Zooming in on COVID-19 Alpha variant

New images provide clues about COVID-19 virus mutations and their impact on vaccine efficacy.

Research from Vancouver Coastal Health Research Institute scientist Dr. Sriram Subramaniam produced molecular images of how mutations in the novel coronavirus, SARS-CoV-2, are driving infection. A global first-of-its-kind, the three-dimensional images of the N501Y spike protein mutation provide clues for future treatment interventions.

“We moved very quickly to identify the potential consequences of these variants as they emerged to get a better sense of what new variants may be coming down the pike and advise on whether present vaccines will be able to protect against them,” says Subramaniam.

Dr. Sriram Subramaniam is the Gobind Khorana Canada Excellence Research Chair in Precision Cancer Drug Design, a professor in the Department of Biochemistry and Molecular Biology at the University of British Columbia (UBC) and a researcher with the Djavad Mowafaghian Centre for Brain Health.

His research, published in PLOS Biology in April 2021, examined the key mutation present in the B.1.1.7 variant, now known as Alpha. Believed to have originated in the United Kingdom, Alpha has been identified as being more virulent than the virus circulating the globe when the COVID-19 pandemic was first declared in March 2020. 

Coronaviruses, as well as HIV and influenza viruses, use a spike protein on their surface to bind to and invade host cells through their angiotensin-converting enzyme 2 (ACE2) receptors, explains Subramaniam. COVID-19 hijacks host cells’ DNA to replicate itself and multiply, driving and spreading the infection.

The Alpha variant features an N501Y mutation on its spike protein, which the research team produced using genetic engineering to conduct their examination. 

“Once the genome sequence of COVID-19 was discovered in early 2020, it became clear that understanding the structure of the spike protein was the key to destroying the mechanism it uses to infect hosts.”

Subramaniam and his research team visualized the structure of spike protein carrying the key N501Y Alpha variant mutation, which is over 100,000 times smaller than a pinhead, with cryo-electron microscopes. The state-of-the-art technology emits beams of electrons into cells and tissues at ultra-cooled “cryo” temperatures of around minus 196 degrees Celsius. 

A look at Alpha’s spike protein using cryo-electron microscopy.

The 3D images of the N501Y mutation Subramaniam’s team obtained showed that the spike protein mutation is better at binding to host cells’ ACE2 receptors, which is likely what makes Alpha more virulent.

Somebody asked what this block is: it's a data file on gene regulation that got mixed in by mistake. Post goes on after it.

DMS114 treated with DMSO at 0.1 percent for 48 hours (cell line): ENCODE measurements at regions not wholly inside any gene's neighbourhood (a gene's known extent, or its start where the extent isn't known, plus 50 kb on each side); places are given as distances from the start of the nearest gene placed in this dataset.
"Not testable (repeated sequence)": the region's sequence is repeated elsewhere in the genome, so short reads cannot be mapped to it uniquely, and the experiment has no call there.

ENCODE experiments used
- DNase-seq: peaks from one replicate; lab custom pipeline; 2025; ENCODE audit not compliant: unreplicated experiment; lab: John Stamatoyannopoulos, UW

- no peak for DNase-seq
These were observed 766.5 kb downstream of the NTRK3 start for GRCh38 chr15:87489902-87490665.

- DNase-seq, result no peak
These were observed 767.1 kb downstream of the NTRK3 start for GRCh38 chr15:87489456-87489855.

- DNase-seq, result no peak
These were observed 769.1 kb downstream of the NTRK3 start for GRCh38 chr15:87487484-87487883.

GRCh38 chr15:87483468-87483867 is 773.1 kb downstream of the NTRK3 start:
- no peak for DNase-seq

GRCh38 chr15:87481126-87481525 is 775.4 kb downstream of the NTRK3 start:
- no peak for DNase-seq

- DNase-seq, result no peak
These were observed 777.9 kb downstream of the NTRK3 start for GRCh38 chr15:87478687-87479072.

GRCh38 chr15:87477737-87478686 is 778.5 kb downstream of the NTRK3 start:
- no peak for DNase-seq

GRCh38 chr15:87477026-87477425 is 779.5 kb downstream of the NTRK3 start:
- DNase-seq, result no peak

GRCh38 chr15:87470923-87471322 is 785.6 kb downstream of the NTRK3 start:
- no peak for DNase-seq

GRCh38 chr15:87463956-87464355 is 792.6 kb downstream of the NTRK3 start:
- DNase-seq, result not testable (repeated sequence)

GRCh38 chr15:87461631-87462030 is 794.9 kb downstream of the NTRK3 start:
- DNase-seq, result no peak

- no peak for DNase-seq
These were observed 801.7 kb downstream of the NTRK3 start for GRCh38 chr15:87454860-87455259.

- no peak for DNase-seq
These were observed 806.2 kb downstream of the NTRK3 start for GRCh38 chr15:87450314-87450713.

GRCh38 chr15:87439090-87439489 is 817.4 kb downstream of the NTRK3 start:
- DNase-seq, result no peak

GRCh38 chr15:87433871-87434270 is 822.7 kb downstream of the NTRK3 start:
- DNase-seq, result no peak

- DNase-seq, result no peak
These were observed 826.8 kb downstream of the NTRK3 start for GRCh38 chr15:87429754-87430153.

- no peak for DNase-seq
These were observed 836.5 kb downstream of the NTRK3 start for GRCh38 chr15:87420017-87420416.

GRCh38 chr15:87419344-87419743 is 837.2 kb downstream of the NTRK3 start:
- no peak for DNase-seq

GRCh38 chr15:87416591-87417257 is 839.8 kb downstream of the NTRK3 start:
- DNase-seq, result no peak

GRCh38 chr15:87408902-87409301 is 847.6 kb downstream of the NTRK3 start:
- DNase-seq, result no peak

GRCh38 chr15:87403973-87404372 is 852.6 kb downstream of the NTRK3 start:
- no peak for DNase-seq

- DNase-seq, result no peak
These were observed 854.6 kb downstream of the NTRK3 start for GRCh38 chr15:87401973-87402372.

However, it was discovered that the overall structure of the spike protein was relatively unchanged, which should continue to enable current vaccine efficacy against Alpha, Subramaniam says.  

Past virus research informs new insights into COVID-19

Before stepping into his current role at UBC, Subramaniam spent nearly a decade investigating HIV, influenza and Ebola viruses. This work provided him with insight into the unique challenges and advantages researchers and clinicians face in the search for the best treatments and preventative measures against COVID-19. 

“One of the striking things about HIV is that the virus mutates at a very high rate,” notes Subramaniam. “Even within a single HIV patient, there could be dozens of strains of the virus circulating at any given time. This has made finding a vaccine for it challenging, even 40 years after it was first discovered.”

“In contrast, coronaviruses have historically not mutated at the same rate.” 

“This gives COVID-19 vaccines a much higher chance of working; and, if enough people get vaccinated quickly, we can likely stay ahead of the mutation curve.” 

A tricky aspect of the novel coronavirus is how it engages with the host, says Subramaniam. Many questions remain about why some people seem more prone to severe symptoms than others. 

The images of the N501Y spike protein Subramaniam and his team collected are part of the global mission to fill in COVID-19 knowledge gaps, he says, and could “help researchers think about the next stage of COVID-19 vaccine design.” 

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